A lot of our fear was centered around the kinds of things that you might not have seen. Things he did to other kids. And the kinds of things he wrote about were worrisome. For a kid to be able to express those kinds of things, in writing, in school, as part of an assignment, made him a candidate for “let’s watch him.”

So his writing was expressive. Was it good?

It was really bad. Extremely violent. And, to be fair, all boys in fifth and sixth grade, or almost all, write that kind of stuff. I did too. One of my hobbies when I was that age was planning bank robberies.

[laughs] Neat.

[laughing] We even went as far as to go downtown and walk into a bank so we could see what it looked like inside. I mean, it didn’t last long. It went on for about a month and then we ran out of gas and went on to something else. But Bobby’s stuff seemed strange to us.

• • •

We talked about you shaving your beard for P. T. Barnum. There was this other weird, surprising fifth-grade theater moment. I don’t remember the details, but it was at the spring talent show…

The blackface thing?

Yeah! On talent show night, I just remember these two girls coming out in front of the whole school—teachers, parents, everyone—with shoe polish on their faces. And they spoke with this thick, embarrassing drawl. What happened?

What happened was we had some kids who wanted to do this skit. So they went through all the rehearsals, and they never used blackface. They never suggested it or brought it up. While they were preparing, we were very careful to have discussions with them about one particular part of the skit...

Brian McMullen, Hawkins gunned down by pea shooter, 1991.

What was the skit about?

Well, in this one part there were two mothers, one black and one white. Each one had a child. There were black and white characters, but the skit wasn’t about being black and white. We had discussions with the kids, telling them to be sure they didn’t camp it up.

Were they using the thick drawl in rehearsals?

They were trying all kinds of things. We asked them to be careful. But blackface never entered into it.

Did the students write the script?

No, it was a canned script. Anyway, two of the kids in this skit were really into acting. I remember—and forever this moment has hung with me—I remember I was backstage walking around in the area where they were preparing and I leaned my head in the door and said, “You guys are on next.” And I saw them putting on blackface. But it was just a fleeting instant, and I moved on to what I was doing, and they went onstage. It didn’t register on me quick enough to stop them. I mean, I could just say I never saw them at all. But I did see them. It didn’t dawn on me fast enough to say, “You can’t do that.” And so they went on, and oh man, all hell broke loose. We scheduled several meetings with parents. We explained that the kids didn’t have any idea that this was wrong. It took about two weeks for everyone to come out mollified.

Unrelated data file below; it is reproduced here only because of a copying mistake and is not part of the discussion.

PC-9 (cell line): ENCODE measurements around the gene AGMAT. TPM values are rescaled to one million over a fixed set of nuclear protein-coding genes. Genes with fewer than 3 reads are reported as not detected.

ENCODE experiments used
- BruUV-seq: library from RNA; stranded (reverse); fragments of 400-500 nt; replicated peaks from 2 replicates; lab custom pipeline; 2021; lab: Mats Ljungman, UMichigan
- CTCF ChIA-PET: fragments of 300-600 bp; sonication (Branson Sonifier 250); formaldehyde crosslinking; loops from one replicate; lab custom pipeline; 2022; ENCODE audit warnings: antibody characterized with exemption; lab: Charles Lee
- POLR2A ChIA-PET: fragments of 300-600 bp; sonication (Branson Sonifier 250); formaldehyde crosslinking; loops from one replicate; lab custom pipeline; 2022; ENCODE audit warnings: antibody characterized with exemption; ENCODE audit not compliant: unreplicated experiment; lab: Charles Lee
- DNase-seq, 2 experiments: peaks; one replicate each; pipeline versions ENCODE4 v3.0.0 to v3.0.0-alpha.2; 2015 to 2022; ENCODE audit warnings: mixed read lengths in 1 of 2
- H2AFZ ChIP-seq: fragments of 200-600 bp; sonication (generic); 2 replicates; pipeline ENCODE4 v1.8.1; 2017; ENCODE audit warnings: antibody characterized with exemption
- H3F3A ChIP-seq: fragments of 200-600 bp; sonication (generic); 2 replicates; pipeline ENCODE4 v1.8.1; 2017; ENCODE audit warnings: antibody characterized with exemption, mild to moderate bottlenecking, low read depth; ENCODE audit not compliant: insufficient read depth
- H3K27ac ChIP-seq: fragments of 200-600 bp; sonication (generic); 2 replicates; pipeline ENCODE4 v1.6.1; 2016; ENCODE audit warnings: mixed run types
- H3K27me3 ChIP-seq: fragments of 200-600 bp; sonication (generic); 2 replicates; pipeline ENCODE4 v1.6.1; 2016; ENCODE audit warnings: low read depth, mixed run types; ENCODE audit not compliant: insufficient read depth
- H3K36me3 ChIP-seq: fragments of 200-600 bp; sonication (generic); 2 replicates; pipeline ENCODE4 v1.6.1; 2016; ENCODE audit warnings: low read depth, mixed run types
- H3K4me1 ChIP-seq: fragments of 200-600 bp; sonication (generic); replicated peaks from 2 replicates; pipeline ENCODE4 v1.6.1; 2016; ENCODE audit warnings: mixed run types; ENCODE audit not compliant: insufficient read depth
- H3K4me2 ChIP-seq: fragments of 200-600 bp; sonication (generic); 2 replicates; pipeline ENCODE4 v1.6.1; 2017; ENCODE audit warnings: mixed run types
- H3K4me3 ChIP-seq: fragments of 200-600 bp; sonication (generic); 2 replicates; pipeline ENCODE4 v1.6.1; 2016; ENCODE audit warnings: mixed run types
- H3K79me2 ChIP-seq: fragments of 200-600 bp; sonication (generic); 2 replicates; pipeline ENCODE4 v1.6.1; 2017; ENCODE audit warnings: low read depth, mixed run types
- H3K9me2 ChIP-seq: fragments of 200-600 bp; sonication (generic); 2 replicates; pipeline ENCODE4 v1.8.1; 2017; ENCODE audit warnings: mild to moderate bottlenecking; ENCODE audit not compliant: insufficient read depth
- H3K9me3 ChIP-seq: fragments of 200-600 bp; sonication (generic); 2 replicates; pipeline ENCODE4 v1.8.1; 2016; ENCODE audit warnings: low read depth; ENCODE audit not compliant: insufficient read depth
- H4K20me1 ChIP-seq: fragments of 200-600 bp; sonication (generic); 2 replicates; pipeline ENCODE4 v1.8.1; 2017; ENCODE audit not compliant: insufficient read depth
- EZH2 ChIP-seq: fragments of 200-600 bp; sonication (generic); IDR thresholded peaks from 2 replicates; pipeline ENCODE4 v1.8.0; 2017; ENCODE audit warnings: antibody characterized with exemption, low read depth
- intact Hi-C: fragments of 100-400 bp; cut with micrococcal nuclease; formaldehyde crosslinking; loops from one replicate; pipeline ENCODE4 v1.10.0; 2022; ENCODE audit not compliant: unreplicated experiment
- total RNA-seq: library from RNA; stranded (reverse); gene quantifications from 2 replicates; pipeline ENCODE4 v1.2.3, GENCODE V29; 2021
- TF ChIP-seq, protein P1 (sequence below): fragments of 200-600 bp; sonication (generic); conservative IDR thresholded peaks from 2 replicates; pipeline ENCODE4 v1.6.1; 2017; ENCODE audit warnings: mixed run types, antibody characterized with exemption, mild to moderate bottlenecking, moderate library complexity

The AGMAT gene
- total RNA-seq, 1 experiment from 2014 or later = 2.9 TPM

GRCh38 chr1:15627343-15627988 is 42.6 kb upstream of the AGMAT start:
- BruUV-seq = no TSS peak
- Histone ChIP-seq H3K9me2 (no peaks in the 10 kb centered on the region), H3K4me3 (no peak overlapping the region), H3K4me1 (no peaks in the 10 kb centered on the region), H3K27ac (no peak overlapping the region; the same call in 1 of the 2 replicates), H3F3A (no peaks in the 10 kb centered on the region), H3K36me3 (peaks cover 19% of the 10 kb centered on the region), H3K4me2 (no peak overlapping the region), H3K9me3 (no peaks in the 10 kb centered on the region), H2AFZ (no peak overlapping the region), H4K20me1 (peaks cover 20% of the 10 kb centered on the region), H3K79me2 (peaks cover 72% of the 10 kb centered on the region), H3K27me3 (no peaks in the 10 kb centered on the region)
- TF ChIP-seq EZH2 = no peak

I remember a big school meeting the day after the show. I was excited that something big was happening. People had messed up. We were missing class. During the big meeting, you stood up in front of everyone and you broke into tears. Before that, I don’t think I’d ever seen a teacher cry.

That’s because you weren’t in my literature class. Every time I would finish a sad book, I’d always cry.


Oh yeah. There’s a book called A Day No Pigs Would Die. I read it aloud with the kids every other year I was at Maumee Valley, and I’ve never been able to get through the ending without crying. Kids would tell their younger siblings about it, to look forward to it.

So your tears became an event to anticipate. Old Faithful.


What happens at the end of the book?

The main character buries his father and takes over as a man in the family. And the way it’s written is so touching. Even the hardest kid gets touched by the end of that book.

I see.

Even Bobby Larkin might have been touched.

• • •

I’m happy we could talk. I’m going to send you a subscription to Cabinet. Don’t cancel it.

Oh, sure. If you need more, call back.

PS While preparing for this conversation, I called 1-800-GALLOWS, the phone number on the gallows in the Hangin’ Hawkins drawing. The number, I learned, belongs to Ventura Metals, a manufacturing company in Ventura, CA. (Motto: “Meeting all metal needs.”) At their website, www.venturametals.com [link defunct—Eds.], I discovered that 1-800-GALLOWS also spells 1-800-4-ALLOYS—the company’s official phone-number spelling.

I called Ventura Metals back and asked if they could make me a makeshift gallows—a 15-foot steel pole, bent 90 degrees at the 10-foot mark, suitable for anchoring in the ground and suspending 500 pounds. It turns out that, yes, with two weeks lead time, for approximately $700 postpaid, the people at 1-800-GALLOWS will make-to-order and ground-ship, to your United States residence, an actual gallows.

  1. All names besides Mr. Hawkins and P. T. Barnum have been changed.
  2. Upper Intermediate; the title of the combined fifth and sixth grades at Maumee Valley Country Day School.

Mr. Hawkins is a teacher contentedly retired to Hobbitish putzing. He lives in northwest Ohio.

Brian McMullen is managing editor and graphic designer of Cabinet.